Here's a long explanation about the song which possibly takes itself a bit seriously...

But please download the song, have a think maybe and pass it on or whatever...You can pay something if you like but there's no need... 

This is my song about D-Day, June 6th 1944. I recorded it a few years back. It wasn’t intended as a song to mark an anniversary or anything and it doesn’t really fit with my other songs, and partly for that reason it hasn’t been released. I have mixed feelings about the military and patriotism and heroism and war and commemoration.

Very few people examine lyrics for meaning (not my lyrics anyway!) but I’d like to mention a few things about it anyway.

As many will know the title comes from the film ‘The Longest Day’ – all star cast and all that telling the story of D-Day. From what I’ve read subsequently it’s fairly accurate though clearly selective in what it portrays. So, that’s the title.

There are a couple of Churchill quotes in there – you might notice the ‘sunlit uplands’ and the ‘new dark age’. I know a lot of people who broadly hold a lot of the same views I do aren’t big Churchill fans – they point to the General Strike and his views on Ghandi and India and, well, lots of other stuff. I may agree, but he was very human and funny and emotional too – and most importantly he had Hitler and the Nazis ‘taped’ to use an old fashioned term. And some of his speeches still bring me out in goose bumps when I hear them. So I’m happy to quote him.

When I first came up with this song it was more specifically intended to be written as if it were the ‘voice’ of a contemporary person or participant. I dropped the idea really, probably because it would have been too difficult - but that’s why the phrases ‘this Nazi crew’ and the ‘patriotic types’ are in there – they’re old fashioned and meant to be. On the other hand the ‘piss and fear’ and calling out for mothers is more a modern view I think. A reminder that war is not glorious anyway. I hate that phrase ‘the glorious dead’ as there’s nothing at all glorious about being killed in war in my view.

The ‘eyes of blue’ are future generations of course – me for one. I was told that my dad was wounded in the D-Day landings but I later found out that wasn’t true (he was actually wounded in the raid on Dieppe in 1942). I don’t actually know if he was there, but I do know he was involved in several amphibious landings and when asked what he did in the war he said he was a radio operator on landing craft. He died in around 1976 when I wasn’t very old so I never got the chance to ask.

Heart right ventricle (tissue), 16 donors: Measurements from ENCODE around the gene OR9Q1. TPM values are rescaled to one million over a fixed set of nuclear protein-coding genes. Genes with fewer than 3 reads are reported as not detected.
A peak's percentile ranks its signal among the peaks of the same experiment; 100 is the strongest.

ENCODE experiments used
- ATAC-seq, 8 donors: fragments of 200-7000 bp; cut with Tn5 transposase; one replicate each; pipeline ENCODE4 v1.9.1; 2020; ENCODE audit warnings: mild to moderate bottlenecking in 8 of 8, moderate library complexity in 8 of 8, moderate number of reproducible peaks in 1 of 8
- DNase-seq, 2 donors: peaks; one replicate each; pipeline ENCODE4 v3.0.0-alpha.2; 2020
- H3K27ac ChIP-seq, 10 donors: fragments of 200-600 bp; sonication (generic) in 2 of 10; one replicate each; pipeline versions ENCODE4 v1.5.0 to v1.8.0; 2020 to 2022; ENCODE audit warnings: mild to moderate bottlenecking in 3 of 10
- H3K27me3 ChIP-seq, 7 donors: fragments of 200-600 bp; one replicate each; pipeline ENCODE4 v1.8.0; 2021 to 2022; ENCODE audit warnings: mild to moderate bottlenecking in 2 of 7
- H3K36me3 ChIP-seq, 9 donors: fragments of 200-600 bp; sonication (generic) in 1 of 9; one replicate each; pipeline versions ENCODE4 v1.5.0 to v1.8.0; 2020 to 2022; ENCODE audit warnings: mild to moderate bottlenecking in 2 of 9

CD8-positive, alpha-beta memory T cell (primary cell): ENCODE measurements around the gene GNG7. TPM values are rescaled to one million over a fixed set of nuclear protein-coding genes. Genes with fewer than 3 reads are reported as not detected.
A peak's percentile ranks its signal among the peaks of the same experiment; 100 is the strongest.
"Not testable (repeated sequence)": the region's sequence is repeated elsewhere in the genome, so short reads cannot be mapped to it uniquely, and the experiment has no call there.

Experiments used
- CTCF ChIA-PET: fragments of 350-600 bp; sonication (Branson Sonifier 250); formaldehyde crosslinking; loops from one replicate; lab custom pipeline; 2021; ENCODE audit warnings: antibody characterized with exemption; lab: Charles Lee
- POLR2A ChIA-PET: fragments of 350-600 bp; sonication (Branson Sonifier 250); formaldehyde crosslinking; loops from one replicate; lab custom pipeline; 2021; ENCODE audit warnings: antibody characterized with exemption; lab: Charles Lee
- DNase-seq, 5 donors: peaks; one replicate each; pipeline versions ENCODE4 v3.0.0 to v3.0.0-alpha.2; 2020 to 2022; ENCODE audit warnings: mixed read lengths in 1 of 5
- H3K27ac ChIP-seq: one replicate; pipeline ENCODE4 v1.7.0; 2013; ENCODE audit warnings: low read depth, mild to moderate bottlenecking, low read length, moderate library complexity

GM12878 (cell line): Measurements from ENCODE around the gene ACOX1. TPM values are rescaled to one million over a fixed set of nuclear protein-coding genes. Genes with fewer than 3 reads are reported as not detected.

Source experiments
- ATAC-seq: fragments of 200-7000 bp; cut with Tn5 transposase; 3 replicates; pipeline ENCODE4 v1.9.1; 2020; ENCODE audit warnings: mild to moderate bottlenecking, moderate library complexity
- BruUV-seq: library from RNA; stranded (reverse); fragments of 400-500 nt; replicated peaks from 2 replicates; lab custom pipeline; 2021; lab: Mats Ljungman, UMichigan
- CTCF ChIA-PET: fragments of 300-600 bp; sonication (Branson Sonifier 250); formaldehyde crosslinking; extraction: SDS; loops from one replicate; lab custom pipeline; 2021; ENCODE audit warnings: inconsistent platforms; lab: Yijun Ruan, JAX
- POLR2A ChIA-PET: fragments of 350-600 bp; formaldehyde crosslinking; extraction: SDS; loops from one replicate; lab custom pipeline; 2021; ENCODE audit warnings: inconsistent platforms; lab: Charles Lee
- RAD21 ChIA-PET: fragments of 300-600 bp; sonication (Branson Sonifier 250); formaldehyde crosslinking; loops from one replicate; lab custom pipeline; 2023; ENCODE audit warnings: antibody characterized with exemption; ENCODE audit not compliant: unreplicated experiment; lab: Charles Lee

When I added the ‘eyes of brown’ I was thinking of Jewish people. This is a bit of an anomaly really, as at the time I don’t think many of the invasion forces were aware of the Holocaust. There’s a bit of a myth grown up that WW2 was a straightforward fight by the good guys against the perpetrators of the Holocaust which isn’t true – or at least is much more complicated. If you want an indictment of Winston Churchill by the way, I read his 6 volume History of the Second World War and I think I’m right in saying it’s not mentioned once. He mentions Jews in a faintly patronising way (as he does Greeks and Indians I think) just once or twice. I didn’t spot any outright racism though (even from a modern point of view) – but no mention of the Holocaust.

Anyway, going off on a tangent here – and I need to remind myself that it is just a song and doesn’t support that much analysis.

Moving on...I’m still not 100% sure about the ‘when England’s right’ line and ‘salute your name’ but in this case I reckon that patriotism is defensible at least – so it stayed. ‘The Allies’ wouldn’t have worked as an alternative lyric by the way but it’s worth remembering the men from New Jersey or Idaho or wherever - and from right across the world that died liberating countries thousands of miles from home.

One final thing to say about this song. The last verse doesn’t really work very well I’m afraid. This was my attempt to finish the song by bringing things up to date – a reminder that there are still Nazis about. The BNP must have been ‘on the rise’ when I wrote this. I was sort of echoing (maybe consciously I’m not sure) Woody Allen. There’s a scene in one of his films where one of his Liberal friends is talking about how the Nazis were given what for in an article in the New York Times - Woody suggests that going down to meet the Nazis with a baseball bat would be more effective. I applaud the sentiment at least.

This reminds me that I was threatened with arrest in Leeds a few years ago against the background of a Nazi demonstration. Nick Griffin had been arrested for something or other and was on trial at Leeds Crown Court. I didn’t know this and stumbled upon it when I came out of my work for a sandwich. One of the apparently rival right wing groups that were there had their own flag. This is worth mentioning – the flags were bright red with a white circle in the middle. In the circle was a black cross like affair. Didn’t half remind me of something. And I think they still objected to being called Nazis.